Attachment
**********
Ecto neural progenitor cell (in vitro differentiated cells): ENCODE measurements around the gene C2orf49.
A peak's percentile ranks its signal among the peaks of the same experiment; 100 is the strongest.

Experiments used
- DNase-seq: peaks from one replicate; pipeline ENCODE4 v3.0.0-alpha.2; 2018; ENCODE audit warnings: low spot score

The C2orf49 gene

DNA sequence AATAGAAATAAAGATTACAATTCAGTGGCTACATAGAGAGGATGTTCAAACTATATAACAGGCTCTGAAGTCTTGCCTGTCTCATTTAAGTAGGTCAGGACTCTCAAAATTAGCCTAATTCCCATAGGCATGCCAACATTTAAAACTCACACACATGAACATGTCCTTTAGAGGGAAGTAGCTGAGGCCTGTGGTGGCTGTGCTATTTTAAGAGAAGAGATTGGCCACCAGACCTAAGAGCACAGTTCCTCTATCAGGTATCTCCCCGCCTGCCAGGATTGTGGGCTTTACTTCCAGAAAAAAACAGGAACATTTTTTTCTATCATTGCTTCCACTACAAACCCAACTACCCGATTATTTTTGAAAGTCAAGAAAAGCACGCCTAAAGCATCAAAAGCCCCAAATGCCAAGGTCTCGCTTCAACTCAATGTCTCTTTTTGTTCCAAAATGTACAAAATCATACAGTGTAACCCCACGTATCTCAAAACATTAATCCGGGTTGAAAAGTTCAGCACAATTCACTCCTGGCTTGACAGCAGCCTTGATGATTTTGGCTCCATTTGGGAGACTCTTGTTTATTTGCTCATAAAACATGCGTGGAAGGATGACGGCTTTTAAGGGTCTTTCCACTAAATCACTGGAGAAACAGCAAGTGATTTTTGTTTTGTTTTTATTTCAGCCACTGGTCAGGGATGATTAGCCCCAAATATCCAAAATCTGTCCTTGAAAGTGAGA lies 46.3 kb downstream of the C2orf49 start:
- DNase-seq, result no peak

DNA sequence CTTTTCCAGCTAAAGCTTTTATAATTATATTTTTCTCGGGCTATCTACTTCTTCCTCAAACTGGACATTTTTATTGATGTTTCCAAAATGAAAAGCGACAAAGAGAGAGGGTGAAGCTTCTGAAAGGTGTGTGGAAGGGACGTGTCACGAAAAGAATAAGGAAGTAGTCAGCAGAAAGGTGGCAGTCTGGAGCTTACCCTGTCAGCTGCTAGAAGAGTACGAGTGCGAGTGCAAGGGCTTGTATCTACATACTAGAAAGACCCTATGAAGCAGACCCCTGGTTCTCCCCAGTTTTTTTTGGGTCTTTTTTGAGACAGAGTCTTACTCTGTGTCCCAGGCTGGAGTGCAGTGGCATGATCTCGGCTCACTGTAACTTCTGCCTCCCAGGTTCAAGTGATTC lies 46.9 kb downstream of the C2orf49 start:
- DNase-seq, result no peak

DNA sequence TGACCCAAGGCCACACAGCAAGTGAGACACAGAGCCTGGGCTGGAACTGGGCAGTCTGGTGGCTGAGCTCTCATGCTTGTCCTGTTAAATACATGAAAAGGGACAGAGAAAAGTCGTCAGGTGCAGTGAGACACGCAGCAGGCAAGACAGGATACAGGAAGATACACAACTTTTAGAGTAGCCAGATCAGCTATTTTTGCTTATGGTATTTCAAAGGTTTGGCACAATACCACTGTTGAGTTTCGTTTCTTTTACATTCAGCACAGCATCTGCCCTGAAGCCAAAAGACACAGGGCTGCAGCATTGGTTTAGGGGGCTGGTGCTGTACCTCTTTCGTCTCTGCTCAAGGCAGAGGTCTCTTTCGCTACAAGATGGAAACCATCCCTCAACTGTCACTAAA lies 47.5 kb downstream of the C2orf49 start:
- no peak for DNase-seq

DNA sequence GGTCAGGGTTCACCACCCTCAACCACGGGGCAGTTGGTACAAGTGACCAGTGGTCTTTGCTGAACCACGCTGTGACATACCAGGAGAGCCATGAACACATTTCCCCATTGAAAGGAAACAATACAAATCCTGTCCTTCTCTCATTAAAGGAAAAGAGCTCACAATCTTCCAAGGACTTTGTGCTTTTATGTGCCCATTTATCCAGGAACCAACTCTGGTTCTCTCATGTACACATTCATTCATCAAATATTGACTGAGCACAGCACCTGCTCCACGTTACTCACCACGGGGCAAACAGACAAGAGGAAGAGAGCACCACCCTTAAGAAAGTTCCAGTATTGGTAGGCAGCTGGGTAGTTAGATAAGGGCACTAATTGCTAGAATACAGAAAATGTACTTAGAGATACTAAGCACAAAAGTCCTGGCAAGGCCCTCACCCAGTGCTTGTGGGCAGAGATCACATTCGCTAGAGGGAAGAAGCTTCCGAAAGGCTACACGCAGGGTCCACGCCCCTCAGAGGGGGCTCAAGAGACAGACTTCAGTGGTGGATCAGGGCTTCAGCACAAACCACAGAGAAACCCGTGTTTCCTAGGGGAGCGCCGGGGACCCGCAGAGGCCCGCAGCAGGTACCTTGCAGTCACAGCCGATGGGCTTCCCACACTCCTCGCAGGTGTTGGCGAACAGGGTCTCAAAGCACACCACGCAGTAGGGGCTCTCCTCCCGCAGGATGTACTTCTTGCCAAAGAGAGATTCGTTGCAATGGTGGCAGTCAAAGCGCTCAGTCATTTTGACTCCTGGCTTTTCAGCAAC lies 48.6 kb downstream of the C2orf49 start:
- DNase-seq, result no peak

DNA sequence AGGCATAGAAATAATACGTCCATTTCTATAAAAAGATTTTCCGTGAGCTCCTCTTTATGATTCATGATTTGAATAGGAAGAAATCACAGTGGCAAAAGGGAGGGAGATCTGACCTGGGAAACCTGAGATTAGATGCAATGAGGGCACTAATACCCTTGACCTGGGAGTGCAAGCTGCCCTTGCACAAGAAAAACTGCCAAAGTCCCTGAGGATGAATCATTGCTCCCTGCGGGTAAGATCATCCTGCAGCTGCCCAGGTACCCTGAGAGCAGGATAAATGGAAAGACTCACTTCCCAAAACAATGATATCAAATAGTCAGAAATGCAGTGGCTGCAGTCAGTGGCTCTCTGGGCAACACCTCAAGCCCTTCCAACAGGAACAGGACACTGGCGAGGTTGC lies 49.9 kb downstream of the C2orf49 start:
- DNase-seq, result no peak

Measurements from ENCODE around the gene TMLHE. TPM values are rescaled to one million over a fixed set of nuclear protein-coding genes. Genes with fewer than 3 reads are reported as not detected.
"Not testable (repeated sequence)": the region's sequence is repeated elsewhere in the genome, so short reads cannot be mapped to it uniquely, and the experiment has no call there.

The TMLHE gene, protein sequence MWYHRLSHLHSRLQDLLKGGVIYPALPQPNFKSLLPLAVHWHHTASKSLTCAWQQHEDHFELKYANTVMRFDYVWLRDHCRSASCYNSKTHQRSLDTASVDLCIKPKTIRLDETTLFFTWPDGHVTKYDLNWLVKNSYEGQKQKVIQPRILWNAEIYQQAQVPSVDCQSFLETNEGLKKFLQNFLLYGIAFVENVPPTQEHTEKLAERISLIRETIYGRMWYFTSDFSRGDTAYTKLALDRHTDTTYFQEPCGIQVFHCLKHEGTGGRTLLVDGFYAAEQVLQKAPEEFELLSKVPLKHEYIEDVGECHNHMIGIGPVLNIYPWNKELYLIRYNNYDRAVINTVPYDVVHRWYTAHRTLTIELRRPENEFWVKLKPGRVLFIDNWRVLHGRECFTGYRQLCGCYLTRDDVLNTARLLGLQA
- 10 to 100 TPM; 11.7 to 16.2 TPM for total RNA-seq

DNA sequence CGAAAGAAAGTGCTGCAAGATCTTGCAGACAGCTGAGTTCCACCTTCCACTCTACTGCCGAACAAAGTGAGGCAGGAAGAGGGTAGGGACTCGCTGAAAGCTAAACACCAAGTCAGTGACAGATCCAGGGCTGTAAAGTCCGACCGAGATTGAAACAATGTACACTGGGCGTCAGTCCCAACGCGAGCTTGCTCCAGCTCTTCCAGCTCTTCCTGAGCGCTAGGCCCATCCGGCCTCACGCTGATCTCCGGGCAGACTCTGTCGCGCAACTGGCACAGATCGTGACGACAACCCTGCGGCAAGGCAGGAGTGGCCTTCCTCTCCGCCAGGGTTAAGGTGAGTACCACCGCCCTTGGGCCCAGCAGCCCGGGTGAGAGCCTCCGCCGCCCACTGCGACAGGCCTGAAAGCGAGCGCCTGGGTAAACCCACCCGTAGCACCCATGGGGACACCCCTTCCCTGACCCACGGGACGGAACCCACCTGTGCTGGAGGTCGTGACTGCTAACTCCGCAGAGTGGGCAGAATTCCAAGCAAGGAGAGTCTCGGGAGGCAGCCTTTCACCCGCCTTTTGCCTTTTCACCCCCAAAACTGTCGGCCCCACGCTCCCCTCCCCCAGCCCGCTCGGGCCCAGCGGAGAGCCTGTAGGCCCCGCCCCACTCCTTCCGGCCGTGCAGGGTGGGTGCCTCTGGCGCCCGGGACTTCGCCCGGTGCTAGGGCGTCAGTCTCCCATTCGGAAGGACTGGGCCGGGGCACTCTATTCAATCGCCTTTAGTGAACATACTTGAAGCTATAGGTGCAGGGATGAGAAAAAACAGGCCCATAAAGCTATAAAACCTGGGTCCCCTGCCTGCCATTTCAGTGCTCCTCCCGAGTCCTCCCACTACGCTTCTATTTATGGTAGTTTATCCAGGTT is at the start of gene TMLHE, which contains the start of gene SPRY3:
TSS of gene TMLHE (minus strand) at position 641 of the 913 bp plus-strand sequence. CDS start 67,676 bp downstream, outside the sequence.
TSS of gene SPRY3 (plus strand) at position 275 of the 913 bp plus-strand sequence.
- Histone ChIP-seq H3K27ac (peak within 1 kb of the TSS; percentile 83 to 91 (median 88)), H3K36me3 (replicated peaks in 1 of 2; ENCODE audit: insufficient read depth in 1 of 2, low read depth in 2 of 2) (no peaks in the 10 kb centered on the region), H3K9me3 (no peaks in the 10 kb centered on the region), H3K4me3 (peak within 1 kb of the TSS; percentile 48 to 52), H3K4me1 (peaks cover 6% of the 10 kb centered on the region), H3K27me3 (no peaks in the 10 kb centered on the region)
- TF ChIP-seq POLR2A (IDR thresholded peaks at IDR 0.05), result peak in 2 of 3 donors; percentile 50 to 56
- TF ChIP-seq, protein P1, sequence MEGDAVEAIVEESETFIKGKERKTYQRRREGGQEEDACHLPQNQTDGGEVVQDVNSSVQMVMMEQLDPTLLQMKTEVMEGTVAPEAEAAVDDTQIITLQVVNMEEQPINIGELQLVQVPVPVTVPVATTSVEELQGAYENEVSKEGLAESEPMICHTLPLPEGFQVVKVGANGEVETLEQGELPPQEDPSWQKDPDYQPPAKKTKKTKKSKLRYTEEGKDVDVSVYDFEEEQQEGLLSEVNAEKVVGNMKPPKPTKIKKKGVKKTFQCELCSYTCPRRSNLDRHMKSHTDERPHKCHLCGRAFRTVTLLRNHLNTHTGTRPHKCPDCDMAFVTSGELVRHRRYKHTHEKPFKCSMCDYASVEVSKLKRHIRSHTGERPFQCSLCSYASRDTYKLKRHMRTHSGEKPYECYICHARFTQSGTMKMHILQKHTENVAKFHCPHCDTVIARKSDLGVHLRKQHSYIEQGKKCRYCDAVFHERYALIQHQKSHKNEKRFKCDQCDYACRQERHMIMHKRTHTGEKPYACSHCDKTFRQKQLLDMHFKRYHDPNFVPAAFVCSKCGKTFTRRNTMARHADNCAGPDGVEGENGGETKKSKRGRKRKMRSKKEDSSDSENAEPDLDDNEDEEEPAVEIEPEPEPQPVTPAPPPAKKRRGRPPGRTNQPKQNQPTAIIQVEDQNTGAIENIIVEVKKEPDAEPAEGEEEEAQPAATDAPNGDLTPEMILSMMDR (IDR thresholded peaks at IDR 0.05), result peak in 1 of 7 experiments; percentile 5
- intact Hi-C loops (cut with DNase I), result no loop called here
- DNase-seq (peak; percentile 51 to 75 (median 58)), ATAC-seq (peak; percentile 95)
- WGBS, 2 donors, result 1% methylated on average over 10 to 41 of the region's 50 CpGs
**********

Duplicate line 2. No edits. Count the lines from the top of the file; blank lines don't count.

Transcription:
A peak's percentile ranks its signal among the peaks of the same experiment; 100 is the strongest.